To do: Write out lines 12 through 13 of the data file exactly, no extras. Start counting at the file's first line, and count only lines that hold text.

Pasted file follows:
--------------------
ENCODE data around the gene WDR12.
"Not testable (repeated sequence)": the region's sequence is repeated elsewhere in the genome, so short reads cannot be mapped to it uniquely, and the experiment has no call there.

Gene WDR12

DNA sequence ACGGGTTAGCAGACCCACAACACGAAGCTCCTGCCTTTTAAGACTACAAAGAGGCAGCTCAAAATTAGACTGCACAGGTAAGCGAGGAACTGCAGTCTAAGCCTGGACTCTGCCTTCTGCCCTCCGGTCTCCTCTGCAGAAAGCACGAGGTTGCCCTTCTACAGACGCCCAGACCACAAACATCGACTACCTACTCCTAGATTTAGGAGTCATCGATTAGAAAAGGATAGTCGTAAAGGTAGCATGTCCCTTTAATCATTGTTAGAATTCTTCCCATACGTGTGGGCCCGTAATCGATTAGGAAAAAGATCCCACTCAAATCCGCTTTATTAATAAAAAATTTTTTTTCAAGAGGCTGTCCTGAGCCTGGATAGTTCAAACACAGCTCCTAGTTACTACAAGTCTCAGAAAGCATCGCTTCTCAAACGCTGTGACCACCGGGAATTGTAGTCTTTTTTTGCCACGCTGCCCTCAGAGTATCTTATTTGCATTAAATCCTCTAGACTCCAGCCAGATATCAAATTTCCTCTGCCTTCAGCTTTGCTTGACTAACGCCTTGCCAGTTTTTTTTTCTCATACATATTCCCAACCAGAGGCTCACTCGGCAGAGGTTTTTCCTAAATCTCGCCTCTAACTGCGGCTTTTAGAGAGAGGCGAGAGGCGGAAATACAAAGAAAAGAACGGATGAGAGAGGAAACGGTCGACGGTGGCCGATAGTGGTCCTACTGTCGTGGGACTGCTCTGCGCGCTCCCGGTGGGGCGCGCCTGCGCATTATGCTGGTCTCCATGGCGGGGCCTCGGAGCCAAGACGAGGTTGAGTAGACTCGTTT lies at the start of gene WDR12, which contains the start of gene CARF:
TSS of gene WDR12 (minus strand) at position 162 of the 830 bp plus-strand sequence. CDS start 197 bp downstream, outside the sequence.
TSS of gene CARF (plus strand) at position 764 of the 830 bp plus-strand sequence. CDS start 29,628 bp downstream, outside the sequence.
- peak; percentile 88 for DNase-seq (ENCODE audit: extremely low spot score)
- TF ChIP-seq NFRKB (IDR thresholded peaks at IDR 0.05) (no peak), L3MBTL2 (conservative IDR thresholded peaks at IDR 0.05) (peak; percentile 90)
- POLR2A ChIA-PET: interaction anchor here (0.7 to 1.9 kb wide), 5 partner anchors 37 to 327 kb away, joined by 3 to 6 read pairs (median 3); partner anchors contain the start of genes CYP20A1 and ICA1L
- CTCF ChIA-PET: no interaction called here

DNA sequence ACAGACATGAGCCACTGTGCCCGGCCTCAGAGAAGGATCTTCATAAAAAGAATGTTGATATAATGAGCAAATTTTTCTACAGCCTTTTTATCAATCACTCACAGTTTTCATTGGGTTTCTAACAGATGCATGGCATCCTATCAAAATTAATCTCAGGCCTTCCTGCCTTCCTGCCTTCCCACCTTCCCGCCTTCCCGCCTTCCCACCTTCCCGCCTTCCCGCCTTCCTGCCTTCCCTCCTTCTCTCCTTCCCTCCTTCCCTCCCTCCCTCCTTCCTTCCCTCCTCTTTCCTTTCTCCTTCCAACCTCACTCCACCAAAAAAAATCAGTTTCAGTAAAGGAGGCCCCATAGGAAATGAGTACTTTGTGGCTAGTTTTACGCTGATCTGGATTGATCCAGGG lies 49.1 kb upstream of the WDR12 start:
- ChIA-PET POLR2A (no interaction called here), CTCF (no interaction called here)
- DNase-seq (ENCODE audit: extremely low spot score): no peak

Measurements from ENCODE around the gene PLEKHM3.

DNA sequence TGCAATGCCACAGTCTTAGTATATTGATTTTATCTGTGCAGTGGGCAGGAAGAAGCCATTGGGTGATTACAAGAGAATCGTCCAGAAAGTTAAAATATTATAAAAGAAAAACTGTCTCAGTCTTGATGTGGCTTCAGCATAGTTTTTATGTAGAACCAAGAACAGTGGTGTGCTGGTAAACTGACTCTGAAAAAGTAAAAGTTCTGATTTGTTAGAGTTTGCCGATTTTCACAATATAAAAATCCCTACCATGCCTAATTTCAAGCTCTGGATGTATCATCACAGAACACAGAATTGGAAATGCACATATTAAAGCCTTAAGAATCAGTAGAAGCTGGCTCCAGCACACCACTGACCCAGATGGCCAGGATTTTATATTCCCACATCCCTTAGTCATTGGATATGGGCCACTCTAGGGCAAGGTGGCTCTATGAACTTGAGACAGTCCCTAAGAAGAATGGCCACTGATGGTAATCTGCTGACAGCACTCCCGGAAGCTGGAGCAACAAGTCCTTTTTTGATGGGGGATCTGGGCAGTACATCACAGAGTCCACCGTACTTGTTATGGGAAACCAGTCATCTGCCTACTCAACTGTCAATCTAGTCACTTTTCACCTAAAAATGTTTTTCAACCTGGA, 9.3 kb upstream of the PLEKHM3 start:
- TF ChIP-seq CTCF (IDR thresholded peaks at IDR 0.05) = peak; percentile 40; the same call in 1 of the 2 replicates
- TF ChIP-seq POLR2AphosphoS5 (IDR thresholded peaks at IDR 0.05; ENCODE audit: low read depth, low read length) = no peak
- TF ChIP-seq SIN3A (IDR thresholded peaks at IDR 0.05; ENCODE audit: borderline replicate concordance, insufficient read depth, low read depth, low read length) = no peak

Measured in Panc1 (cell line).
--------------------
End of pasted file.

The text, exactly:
- ChIA-PET POLR2A (no interaction called here), CTCF (no interaction called here)
- DNase-seq (ENCODE audit: extremely low spot score): no peak